I wasn't a priori against the two-state solution. In the 1990s, it had a fair amount of credit among Israeli Jews. In fact, I think the two-state solution was only discredited in 2005, when the abandonment of the Jewish population centers in the Gaza region was followed by the rise of Hamas to power and the intensification of rocket attacks. The Intifada of October 2000, where Arabs of pre-1967 Israel took part in the initial waves of rioting, also made a huge dent in the belief in a two-state solution. Generally, the indications given by the Arabs for the truth of the Israeli Jews' greatest fear—the fear that leaving the post-1967 territories would only move the conflict to its next stage in the pre-1967 ones—were what did the belief in the two-state solution in. And, since one of the arguments for evacuating the post-1967 territories was that Israel would then have legitimacy in the world's eyes to react to an attack on the pre-1967 territories in whatever force desired, the condemnation of defensive operations like Cast Lead by world put another nail in that coffin. Now all that's left is for Egypt to announce the nullification of the peace treaties, and then the only remaining successful implementation of land for peace will have been consigned to the trash.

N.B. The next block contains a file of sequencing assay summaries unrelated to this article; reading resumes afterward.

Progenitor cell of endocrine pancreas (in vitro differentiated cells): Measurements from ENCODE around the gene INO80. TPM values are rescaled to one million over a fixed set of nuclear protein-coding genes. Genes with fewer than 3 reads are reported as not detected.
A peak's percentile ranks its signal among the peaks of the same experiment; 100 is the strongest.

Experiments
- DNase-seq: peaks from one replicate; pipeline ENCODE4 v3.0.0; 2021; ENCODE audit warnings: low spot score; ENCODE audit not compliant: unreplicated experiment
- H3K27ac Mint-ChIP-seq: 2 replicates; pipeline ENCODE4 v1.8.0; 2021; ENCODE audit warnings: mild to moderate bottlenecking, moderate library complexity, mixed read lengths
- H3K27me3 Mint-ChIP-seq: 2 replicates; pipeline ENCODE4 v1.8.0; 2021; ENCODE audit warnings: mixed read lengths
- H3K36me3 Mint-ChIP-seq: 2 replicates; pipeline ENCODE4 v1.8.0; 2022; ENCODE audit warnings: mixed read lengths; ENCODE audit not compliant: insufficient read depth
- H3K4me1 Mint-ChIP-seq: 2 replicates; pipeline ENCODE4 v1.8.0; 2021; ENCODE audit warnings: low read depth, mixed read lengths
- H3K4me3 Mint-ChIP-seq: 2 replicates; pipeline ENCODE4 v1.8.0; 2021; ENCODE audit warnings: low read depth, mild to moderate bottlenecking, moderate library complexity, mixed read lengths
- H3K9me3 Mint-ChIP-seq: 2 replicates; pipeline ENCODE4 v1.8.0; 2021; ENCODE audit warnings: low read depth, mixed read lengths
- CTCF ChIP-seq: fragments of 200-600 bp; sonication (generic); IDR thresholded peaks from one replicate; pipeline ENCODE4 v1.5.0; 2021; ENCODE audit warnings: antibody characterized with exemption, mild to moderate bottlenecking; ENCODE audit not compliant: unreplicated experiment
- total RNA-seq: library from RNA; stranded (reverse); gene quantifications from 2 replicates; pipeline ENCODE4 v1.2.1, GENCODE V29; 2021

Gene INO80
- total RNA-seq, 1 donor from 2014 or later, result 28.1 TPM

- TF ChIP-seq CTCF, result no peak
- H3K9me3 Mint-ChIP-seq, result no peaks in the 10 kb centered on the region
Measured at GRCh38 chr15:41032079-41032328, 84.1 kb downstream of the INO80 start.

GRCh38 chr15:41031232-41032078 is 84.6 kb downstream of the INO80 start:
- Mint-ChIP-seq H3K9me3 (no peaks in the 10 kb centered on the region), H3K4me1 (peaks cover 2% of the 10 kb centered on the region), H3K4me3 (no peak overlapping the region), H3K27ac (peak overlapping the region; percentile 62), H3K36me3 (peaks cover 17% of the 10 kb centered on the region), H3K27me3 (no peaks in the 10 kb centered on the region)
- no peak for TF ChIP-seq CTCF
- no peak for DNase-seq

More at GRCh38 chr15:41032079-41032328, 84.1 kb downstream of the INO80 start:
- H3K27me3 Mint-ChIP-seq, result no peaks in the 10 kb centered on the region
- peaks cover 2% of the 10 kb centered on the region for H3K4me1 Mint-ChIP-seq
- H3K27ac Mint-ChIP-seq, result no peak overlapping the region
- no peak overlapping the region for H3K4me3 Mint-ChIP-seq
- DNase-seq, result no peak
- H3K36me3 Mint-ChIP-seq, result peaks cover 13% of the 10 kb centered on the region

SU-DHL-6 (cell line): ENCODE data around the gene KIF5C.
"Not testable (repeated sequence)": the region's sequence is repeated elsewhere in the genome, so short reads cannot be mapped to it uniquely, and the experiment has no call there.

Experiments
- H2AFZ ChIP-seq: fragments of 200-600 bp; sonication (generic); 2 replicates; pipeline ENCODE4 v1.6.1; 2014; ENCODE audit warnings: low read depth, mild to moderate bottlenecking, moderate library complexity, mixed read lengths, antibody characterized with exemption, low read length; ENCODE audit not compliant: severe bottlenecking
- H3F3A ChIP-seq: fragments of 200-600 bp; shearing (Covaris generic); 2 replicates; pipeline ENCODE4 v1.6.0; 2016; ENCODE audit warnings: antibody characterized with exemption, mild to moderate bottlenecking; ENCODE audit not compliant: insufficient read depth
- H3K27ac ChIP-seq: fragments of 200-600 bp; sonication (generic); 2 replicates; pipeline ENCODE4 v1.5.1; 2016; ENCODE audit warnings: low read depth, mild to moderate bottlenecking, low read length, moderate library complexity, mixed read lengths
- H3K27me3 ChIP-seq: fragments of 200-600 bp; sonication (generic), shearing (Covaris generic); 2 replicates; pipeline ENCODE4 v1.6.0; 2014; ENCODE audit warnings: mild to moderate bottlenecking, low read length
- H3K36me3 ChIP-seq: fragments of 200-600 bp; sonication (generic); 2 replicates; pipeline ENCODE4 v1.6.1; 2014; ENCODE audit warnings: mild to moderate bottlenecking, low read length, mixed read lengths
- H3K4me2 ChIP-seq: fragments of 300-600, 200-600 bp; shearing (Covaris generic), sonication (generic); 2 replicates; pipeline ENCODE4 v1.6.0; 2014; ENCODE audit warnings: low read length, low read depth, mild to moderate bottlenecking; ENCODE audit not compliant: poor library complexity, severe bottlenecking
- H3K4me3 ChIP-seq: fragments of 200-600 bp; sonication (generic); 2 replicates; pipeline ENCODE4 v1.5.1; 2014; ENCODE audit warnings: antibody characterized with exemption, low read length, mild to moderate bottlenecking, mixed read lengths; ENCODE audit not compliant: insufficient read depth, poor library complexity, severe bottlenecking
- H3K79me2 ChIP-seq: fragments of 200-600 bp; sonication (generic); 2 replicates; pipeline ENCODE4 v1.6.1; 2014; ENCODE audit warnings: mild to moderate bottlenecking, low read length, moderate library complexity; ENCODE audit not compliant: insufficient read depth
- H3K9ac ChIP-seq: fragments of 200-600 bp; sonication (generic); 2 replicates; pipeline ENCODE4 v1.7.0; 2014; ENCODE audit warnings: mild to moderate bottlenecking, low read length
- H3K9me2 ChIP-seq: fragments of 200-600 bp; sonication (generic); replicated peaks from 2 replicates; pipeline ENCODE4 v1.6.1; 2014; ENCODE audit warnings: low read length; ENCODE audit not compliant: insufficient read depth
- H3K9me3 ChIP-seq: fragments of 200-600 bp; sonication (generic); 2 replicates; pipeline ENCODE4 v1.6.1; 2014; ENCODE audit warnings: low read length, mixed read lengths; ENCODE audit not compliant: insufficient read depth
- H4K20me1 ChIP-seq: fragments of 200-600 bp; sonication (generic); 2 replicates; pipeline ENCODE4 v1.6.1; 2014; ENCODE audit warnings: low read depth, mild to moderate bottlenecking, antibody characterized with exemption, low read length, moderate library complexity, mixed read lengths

In short, I wouldn't be opposed to the two-state solution if it were actually a solution. Now that I'm convinced the goals of our enemies are the same as they were in 1947, I oppose it as a ruse to get the Jewish State huddled into borders more difficult to defend, as well as a plot to move the conflict into truly South African lines, when the Arabs push for the de-Judaization of the remaining pre-1967 Jewish State in the name of "equal rights," and the self-righteous world will, naturally, condemn any refusal of ours to do so, a condemnation complete with BDS and all the rest.
At the moment, the strategy I have, if only on the PR front for the time being, is to counter Arab demands for everything we have, with a steadfast refusal to give them anything at all. As far as I'm concerned, the true solution is the one implemented for the Sudetenland in 1945: Following the mistake made in 1919, where the new Czechoslovak state was left with a German minority upon which Hitler made an irredentist claim that ended in the total conquest of Czechoslovakia, Winston Churchill decided that the newly reconstituted Czechoslovakia after the end of the war would be free of irredentist minorities—the German minority was booted out. (So too for Poland, Romania and other states where irredentism had taken a huge toll.) As the world is fine and dandy with ethnic cleansing when it comes to Jews (and not only those of the post-1967 territories—Helen Thomas did not so limit herself), I have no pangs of conscience in advocating this solution. Especially not as the only foreseeable alternative to it is genocide. I want to prevent a massacre of both Jew and Arab.
All that's needed now is good leadership ready to seize a suitable moment.